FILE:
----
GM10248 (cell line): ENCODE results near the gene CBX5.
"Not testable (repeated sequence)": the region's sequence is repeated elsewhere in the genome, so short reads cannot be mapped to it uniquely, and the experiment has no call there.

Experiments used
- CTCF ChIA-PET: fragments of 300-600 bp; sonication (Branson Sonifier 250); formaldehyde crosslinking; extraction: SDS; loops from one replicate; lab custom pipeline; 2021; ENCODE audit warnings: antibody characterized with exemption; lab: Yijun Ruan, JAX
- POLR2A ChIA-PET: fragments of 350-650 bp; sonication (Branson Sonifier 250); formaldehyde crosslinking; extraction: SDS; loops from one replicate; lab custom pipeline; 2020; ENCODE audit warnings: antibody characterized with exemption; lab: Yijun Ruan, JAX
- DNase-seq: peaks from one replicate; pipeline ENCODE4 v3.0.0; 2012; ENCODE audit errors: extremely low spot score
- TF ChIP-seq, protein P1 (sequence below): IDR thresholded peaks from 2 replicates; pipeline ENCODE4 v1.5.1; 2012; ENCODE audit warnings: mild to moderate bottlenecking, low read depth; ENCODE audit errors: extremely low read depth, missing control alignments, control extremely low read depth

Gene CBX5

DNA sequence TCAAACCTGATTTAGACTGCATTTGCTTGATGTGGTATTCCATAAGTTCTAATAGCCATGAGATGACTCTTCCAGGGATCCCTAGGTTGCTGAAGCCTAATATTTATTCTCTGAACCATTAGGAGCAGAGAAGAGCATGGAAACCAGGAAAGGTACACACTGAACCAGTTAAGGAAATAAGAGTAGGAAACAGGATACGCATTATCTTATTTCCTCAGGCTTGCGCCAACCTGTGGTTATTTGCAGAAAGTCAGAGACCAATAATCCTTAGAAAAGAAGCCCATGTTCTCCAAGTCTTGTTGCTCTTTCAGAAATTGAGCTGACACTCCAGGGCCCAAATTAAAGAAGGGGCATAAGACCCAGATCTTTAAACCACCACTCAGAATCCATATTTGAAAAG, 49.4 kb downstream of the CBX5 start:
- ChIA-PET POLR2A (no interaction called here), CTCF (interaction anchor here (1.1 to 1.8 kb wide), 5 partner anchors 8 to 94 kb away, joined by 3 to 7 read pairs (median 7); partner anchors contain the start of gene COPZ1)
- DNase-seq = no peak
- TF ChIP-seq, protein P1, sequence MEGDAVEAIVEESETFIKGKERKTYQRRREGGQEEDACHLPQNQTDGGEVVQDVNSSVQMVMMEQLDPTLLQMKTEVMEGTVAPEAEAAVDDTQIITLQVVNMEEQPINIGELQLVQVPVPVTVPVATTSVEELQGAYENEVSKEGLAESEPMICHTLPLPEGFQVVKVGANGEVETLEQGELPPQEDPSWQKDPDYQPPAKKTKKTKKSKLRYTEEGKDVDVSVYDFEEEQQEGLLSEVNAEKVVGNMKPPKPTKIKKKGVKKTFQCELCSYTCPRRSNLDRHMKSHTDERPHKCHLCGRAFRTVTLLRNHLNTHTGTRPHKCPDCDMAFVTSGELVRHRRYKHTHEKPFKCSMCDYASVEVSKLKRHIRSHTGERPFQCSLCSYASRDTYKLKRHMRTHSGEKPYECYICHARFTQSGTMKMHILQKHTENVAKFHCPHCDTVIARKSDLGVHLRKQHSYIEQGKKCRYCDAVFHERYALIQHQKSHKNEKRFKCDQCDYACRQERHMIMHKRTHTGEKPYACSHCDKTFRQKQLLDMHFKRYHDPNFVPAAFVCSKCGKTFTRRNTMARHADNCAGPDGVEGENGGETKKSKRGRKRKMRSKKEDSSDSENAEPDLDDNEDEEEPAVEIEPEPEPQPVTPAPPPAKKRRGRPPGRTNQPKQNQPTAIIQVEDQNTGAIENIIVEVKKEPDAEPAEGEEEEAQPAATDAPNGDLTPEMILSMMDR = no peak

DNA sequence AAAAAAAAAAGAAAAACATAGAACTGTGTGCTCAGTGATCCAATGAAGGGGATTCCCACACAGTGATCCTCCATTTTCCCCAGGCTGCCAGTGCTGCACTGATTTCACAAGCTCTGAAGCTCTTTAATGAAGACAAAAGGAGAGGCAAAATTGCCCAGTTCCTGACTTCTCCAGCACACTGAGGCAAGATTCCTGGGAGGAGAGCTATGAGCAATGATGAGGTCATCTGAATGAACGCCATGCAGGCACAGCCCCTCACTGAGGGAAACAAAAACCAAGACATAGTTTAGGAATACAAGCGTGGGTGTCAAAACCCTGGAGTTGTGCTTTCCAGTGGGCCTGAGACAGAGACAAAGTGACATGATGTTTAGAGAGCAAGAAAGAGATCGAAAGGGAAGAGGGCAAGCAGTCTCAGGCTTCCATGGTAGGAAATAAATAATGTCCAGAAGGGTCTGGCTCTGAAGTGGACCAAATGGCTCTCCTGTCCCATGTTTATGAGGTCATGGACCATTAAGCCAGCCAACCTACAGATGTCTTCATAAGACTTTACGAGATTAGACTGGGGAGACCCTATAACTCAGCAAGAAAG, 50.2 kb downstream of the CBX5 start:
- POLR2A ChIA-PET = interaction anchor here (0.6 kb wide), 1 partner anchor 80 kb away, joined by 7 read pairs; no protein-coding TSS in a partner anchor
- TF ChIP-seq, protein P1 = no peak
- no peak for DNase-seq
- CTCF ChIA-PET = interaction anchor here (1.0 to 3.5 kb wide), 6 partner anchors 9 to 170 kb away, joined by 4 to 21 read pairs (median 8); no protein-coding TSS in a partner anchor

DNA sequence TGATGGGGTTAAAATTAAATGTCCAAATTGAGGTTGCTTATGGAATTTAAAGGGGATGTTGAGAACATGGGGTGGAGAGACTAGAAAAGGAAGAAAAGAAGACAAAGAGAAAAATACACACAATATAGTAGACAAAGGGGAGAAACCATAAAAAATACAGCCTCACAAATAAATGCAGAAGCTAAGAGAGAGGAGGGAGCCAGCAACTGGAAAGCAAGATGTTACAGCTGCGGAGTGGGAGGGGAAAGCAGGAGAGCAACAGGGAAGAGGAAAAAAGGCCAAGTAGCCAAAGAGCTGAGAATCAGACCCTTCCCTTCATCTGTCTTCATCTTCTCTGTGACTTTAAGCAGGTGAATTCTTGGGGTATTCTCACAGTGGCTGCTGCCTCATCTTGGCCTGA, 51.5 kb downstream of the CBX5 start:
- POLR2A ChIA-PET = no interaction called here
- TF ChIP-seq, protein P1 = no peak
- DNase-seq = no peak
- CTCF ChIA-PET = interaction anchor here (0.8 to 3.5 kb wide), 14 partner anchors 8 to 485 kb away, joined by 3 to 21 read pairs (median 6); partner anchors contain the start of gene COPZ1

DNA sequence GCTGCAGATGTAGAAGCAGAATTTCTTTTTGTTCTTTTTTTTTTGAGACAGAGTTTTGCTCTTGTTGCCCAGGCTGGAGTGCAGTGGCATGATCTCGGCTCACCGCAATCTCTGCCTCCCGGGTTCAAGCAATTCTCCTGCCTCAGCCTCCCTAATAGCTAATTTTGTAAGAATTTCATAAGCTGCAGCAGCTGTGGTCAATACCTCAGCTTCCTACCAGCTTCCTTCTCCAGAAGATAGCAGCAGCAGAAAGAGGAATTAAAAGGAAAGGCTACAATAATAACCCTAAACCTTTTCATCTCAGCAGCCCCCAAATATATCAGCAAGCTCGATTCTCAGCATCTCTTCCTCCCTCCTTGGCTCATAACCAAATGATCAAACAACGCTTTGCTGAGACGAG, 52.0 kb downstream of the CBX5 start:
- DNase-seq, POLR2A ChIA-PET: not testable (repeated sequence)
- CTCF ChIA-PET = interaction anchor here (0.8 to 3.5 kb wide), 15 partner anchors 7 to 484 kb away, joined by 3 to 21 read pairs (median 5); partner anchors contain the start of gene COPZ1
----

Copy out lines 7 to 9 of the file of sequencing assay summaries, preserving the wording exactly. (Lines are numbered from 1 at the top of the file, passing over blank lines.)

- TF ChIP-seq, protein P1 (sequence below): IDR thresholded peaks from 2 replicates; pipeline ENCODE4 v1.5.1; 2012; ENCODE audit warnings: mild to moderate bottlenecking, low read depth; ENCODE audit errors: extremely low read depth, missing control alignments, control extremely low read depth

Gene CBX5

DNA sequence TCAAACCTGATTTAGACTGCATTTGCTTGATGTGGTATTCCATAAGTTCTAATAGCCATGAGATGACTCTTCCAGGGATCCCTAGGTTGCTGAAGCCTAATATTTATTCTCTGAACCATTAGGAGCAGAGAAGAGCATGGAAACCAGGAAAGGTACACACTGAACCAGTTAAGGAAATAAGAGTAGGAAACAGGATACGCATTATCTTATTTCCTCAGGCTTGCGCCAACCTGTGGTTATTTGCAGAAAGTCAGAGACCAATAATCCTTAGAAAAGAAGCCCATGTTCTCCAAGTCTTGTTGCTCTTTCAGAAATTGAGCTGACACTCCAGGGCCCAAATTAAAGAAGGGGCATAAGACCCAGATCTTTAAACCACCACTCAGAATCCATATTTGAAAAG, 49.4 kb downstream of the CBX5 start: